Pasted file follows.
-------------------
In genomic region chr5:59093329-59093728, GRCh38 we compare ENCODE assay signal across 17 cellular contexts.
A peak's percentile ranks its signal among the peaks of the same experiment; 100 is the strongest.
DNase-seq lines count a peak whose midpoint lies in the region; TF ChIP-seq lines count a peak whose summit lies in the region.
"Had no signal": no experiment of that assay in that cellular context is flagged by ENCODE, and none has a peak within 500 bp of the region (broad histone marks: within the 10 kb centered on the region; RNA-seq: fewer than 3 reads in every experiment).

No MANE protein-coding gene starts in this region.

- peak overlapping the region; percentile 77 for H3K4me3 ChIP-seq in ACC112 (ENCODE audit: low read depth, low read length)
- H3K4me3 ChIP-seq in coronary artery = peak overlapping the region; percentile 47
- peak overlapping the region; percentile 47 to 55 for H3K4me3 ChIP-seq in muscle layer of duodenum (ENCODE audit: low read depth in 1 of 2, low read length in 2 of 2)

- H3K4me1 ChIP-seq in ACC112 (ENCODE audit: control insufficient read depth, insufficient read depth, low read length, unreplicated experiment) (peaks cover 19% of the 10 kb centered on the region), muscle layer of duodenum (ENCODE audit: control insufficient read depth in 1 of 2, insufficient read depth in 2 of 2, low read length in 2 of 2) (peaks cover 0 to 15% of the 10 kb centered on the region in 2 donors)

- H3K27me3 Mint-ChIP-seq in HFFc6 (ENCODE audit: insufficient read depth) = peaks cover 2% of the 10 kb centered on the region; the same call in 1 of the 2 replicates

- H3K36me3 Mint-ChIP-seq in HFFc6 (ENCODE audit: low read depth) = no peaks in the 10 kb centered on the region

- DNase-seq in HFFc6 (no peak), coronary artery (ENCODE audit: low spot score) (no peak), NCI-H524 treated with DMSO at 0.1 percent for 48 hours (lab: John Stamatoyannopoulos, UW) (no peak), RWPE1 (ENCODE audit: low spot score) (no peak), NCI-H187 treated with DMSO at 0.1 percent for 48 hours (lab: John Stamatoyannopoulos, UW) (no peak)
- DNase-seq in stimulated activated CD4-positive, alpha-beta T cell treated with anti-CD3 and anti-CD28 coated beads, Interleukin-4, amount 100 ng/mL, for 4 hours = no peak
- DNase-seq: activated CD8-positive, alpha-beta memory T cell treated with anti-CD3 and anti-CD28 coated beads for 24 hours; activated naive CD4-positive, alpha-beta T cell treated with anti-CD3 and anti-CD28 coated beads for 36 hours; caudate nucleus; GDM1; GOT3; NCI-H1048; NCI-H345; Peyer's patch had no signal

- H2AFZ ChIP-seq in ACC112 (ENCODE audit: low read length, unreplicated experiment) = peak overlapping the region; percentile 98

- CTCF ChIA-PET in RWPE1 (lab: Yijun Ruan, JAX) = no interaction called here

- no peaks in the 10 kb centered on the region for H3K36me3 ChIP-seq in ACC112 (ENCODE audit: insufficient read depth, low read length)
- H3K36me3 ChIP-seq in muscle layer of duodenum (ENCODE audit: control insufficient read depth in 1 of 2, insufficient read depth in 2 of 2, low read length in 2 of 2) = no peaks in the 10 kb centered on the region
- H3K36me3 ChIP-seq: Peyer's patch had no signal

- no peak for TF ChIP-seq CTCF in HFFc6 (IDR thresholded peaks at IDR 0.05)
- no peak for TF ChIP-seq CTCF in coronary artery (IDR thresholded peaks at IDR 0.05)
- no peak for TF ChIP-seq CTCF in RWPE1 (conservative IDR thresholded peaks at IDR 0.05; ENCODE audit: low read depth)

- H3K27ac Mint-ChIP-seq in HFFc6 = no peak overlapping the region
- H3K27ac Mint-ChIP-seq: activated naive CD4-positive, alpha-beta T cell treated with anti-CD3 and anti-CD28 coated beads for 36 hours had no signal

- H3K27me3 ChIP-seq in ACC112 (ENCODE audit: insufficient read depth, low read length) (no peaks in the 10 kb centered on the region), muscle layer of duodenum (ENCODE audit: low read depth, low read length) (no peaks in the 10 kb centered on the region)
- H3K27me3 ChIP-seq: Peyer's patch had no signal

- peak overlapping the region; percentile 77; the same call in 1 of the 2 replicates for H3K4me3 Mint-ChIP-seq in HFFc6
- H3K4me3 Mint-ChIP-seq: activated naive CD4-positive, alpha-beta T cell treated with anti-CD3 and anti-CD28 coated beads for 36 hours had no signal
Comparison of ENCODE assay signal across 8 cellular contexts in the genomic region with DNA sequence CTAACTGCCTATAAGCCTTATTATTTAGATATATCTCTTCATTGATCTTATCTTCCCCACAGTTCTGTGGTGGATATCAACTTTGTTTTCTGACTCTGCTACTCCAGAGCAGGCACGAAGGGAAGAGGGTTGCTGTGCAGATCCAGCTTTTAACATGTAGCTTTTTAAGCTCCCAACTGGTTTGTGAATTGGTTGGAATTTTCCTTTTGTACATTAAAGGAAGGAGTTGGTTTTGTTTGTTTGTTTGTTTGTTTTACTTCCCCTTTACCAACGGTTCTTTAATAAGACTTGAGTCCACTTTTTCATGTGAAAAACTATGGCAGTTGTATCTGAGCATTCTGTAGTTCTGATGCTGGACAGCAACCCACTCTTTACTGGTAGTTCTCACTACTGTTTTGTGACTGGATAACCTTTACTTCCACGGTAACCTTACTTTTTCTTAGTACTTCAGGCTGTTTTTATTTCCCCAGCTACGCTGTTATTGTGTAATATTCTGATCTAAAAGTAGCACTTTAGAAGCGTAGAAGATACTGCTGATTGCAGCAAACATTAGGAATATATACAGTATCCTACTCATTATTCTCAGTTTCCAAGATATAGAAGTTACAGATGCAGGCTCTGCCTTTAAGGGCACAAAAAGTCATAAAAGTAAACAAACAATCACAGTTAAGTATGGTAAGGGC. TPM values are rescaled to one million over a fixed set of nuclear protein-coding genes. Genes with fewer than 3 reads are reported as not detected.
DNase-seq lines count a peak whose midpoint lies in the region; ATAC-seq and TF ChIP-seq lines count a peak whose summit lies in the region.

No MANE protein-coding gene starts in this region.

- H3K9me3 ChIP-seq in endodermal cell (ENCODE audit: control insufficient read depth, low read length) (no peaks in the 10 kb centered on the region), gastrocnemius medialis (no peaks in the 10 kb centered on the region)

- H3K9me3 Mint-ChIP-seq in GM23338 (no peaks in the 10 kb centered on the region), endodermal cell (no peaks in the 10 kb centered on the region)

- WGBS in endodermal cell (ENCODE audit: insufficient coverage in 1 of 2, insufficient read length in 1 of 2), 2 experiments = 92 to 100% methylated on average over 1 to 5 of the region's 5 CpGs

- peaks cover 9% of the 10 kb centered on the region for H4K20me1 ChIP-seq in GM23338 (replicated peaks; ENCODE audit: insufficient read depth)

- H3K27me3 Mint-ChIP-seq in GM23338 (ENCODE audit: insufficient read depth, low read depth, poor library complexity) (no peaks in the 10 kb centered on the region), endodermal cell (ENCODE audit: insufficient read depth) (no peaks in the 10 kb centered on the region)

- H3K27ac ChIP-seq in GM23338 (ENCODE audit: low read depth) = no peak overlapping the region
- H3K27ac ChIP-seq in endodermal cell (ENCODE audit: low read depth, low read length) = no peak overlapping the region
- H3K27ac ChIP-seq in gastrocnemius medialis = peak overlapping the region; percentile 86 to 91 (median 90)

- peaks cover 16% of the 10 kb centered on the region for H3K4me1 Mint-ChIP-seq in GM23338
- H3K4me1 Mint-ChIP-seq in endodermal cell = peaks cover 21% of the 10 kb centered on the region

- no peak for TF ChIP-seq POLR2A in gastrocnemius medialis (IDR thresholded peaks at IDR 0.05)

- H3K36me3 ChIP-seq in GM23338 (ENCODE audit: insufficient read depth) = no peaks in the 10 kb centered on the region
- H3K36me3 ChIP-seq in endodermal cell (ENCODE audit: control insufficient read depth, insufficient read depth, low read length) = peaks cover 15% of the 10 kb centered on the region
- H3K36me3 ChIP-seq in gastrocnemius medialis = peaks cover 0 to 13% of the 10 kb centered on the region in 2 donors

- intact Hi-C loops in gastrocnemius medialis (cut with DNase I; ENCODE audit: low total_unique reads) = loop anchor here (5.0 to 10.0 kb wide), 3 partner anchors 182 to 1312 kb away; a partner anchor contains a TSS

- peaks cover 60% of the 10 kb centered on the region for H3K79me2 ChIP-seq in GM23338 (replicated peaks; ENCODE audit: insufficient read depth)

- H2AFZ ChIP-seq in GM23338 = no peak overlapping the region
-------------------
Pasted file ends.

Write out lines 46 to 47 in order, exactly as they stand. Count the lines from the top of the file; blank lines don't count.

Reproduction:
- intact Hi-C loops in gastrocnemius medialis (cut with DNase I; ENCODE audit: low total_unique reads) = loop anchor here (5.0 to 10.0 kb wide), 3 partner anchors 182 to 1312 kb away; a partner anchor contains a TSS

- peaks cover 60% of the 10 kb centered on the region for H3K79me2 ChIP-seq in GM23338 (replicated peaks; ENCODE audit: insufficient read depth)